The Minister for Early Years and Childcare, Maree Todd MSP, has today officially opened Early Years Scotland’s new Family Visitor Centre at HMP Low Moss.
Staffed by three highly experienced professionals, the visitor centre allows the children and families of prisoners an opportunity to relax and play, before visiting their loved one; and offers support, information and impartial advice relating to housing, finance and travel issues, children and health matters.
The facility at Low Moss has been running since July and is one of four new family visitor centres to open in Scottish prisons this year, following on from HMP Glenochil, HMP Shotts, and HMP Inverness. The Scottish Government has provided £1.8 million in funding to open the centres, and to support seven existing centres.
Ms Todd said: “We are committed to doing all we can to make Scotland the best place for children to grow up. We know that children can suffer greatly from the effect of a family member being imprisoned, particularly a parent. That is why we are supporting the development of Prison Visitor Centres across Scotland through £1.8 million grant funding from 2015 to 2018.”
“I am pleased to launch the family visitor centre in HMP Low Moss. It is a brilliant example of an innovative approach to enhancing the experience of families visiting prison. It will provide independent and impartial advice, information and support to meet the specific needs of prisoners’ families.”
“Children will benefit from work being delivered in HMP Low Moss through the Early Years Scotland Father’s Programme and Stay Play and Learn programme. Children will have increased and quality contact with their parent in prison through the services in the family visitor centre.”
Chief Executive of Early Years Scotland, Jean Carwood-Edwards, said: “All too often the children and families of prisoners feel that they are made to pay for crimes they haven’t committed – they are innocent and often in need of understanding and assistance. That is why we work with children and their parents or carers when they come to visit at the six prisons EYS currently supports.
“Children affected by parental imprisonment are often the very children who are in most need of support, but sadly, they are least likely to receive it. They keep quiet, often due to feelings of unfounded shame and stigma.
“Through our Stay Play and Learn programme, our Fathers’ programme and now, our brand new Family Visitor Centre at HMP Low Moss, we aim to do everything we can to help ensure children’s lives are as positive as they can be, and to help break the cycle of re-offending.
“The Family Visitor Centre has only been open for a very short time, and already we are seeing and hearing children and families say how much of a difference this welcome extra layer of support is making to their lives, especially when they are often already dealing with difficulties that are complex and multi-layered. I feel very proud that Early Years Scotland has been given this opportunity to work in partnership with parents, Scottish Government and the Scottish Prison Service to give families of prisoners a voice, a place to turn to, and a warm welcome when they visit their loved ones in prison.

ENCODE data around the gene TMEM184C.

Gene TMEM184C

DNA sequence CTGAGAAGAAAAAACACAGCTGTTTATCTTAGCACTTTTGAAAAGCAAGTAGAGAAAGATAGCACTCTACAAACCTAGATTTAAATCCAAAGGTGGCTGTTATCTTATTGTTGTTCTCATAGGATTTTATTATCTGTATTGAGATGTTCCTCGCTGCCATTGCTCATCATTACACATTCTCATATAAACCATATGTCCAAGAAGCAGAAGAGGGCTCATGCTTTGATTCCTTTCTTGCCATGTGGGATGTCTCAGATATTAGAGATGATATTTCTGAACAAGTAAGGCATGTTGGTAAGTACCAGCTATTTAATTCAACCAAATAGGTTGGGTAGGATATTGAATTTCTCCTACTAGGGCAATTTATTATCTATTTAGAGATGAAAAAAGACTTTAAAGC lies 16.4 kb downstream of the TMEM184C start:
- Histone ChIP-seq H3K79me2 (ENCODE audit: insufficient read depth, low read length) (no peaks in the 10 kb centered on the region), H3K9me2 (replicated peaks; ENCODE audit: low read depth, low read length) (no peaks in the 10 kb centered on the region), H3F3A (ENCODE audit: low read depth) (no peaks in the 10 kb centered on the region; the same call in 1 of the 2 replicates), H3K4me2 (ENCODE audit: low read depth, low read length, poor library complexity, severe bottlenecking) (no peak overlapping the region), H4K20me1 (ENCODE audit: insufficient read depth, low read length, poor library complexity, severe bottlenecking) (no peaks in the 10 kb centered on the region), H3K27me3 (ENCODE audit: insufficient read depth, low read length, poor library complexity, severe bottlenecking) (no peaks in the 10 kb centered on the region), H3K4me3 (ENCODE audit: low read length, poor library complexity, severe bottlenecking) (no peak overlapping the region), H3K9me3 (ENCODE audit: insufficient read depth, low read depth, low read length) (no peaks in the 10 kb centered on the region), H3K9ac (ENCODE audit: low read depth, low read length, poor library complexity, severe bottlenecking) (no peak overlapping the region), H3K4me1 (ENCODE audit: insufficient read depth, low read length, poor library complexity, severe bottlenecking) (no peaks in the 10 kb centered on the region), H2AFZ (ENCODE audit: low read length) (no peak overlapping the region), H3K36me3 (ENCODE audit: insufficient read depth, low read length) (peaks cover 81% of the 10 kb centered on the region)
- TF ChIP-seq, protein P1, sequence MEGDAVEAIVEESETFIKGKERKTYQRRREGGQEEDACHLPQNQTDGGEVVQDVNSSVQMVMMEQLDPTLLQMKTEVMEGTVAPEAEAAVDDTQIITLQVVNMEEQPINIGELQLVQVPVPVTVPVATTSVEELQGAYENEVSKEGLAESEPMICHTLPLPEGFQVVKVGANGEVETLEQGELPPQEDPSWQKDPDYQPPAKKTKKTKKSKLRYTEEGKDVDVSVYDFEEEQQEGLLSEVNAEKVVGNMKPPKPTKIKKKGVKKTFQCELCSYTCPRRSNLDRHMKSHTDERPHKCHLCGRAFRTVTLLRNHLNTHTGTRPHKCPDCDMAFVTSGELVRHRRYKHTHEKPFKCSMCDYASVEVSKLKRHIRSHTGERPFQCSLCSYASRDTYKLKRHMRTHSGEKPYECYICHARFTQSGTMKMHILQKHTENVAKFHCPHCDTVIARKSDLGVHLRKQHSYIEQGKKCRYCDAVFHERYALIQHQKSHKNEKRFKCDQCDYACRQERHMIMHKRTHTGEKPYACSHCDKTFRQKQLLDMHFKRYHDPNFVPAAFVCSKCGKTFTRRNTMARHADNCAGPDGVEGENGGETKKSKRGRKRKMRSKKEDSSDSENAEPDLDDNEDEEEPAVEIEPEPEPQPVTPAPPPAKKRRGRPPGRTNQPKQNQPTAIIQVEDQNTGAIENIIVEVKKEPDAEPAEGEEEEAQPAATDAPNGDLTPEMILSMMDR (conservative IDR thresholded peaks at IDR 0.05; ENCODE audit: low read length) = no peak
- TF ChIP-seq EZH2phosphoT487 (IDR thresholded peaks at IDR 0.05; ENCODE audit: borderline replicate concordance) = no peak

“I look forward very much to working with our partners in HMP Low Moss to ensure that our new and much needed Family Visitor Centre goes from strength to strength and that children and families receive the welcome, support and respect that they deserve.
HMP Low Moss Governor, Sharanne Findlay, said: “HMP Low Moss is delighted to be in partnership with Early Years Scotland, in this new and exciting project based in Low Moss. We look forward to working with a group who have many years’ experience in working with families and children. I am sure that they will bring a positive focused approach to the running of the Family Centre and I know that our staff will work hand in hand with EYS staff to ensure the project is a huge success.
“This Family Centre will be a massive resource for the families of the men in our care and we hope it will give as much help and support as people require.”
Chair of the National Prison Visitors Centre Steering Group, Andrew McLellan, said: “We are delighted to see such great progress towards achieving our ambition of establishing a Prison Visitors Centre at every prison in Scotland. We know that supporting prisoners to maintain positive family ties reduces reoffending and makes Scotland safer. Yet prisoners’ families and prisoners’ children in particular often pay a very high price for their family member’s imprisonment.
“Too often financial difficulties, emotional trauma and a lack of support are all part and parcel of having someone in prison. The warm welcome and practical support these services offer make a huge difference to family members during what can be a very difficult time.”
Pictured left to right are: Sharanne Findlay, Governor HMP Low Moss; Jean Carwood-Edwards, Chief Executive, Early Years Scotland; Maree Todd, Minister for Childcare and Early Years.